The Christian Science Monitor

When The Christian Science Monitor was founded by Mrs. Eddy, a new era in the world's journalism was established—an international newspaper was given to mankind. In the leading editorial of the first number of this paper Mrs. Eddy said (Miscellany, p. 353): "I have given the name to all the Christian Science periodicals. The first was The Christian Science Journal, designed to put on record the divine Science of Truth; the second I entitled Sentinel, intended to hold guard over Truth, Life, and Love; the third, Der Herold der Christian Science, to proclaim the universal activity and availability of Truth; the next I named Monitor, to spread undivided the Science that operates unspent. The object of the Monitor is to injure no man, but to bless all mankind."

In the early days of journalism in America the object of a newspaper was to exploit the opinions of the editor, as well as to gather the news of the day. The publications in which Hamilton, Franklin, and Greeley promulgated their opinions were read by thousands of persons for those opinions alone. These papers were for the most part political and dealt almost wholly with political matters. Later, lesser lights began the publication of newspapers, men of mediocre ability, men who had not the faculty of expressing their ideas so readily and who had not the confidence of the people as had those old intellectuals; and as a result the influence of the editor began to wane. Then came the era of the yellow journal with its long train of evils. News items written in the most sensational way, many times without a vestige of truth, were eagerly sought for and were published with glaring headlines and page-wide streamers across the top of every front page. Very little attention was paid to accuracy. In this class of periodicals the ninth commandment, "Thou shalt not bear false witness against thy neighbour," was violated in nearly every paragraph. The press was thus used by the mental assassin without knowing what it was doing.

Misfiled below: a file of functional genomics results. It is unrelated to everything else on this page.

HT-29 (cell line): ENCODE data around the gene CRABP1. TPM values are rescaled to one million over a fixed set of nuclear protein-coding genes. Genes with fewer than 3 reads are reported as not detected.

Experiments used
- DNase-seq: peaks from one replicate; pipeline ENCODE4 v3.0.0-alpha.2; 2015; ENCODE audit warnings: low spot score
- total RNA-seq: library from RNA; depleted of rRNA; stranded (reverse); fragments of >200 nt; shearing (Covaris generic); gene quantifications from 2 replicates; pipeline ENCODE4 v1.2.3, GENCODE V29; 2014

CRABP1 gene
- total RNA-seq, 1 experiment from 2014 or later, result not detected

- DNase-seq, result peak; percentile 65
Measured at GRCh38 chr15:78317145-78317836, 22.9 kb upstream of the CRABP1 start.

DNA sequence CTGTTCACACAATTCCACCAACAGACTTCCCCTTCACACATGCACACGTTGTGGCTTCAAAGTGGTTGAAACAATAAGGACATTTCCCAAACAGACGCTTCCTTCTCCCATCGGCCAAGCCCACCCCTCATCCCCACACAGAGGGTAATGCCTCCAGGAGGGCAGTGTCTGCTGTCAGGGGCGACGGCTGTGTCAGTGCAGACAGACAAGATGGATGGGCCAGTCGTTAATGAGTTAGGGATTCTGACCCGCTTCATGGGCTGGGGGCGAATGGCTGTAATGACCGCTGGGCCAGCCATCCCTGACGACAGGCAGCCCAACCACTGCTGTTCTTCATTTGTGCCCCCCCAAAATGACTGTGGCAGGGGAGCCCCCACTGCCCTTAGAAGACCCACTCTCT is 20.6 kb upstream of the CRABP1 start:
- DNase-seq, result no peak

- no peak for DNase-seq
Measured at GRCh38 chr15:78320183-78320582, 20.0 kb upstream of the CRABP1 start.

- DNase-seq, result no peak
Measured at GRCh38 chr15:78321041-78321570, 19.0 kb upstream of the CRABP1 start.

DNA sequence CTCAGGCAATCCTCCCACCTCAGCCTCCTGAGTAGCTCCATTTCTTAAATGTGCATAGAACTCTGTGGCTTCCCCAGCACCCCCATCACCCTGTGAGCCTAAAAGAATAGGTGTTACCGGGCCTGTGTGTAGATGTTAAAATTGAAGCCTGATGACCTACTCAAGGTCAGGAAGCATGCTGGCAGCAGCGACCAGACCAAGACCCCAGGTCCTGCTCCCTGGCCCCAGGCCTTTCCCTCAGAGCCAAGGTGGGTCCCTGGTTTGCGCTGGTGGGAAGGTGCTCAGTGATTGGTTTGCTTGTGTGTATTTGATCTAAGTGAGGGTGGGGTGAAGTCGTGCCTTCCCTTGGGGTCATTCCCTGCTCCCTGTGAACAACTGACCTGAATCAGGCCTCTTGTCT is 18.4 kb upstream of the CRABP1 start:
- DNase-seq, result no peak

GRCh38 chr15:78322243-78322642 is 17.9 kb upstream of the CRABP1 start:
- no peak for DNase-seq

The Human Need
March 15, 1919

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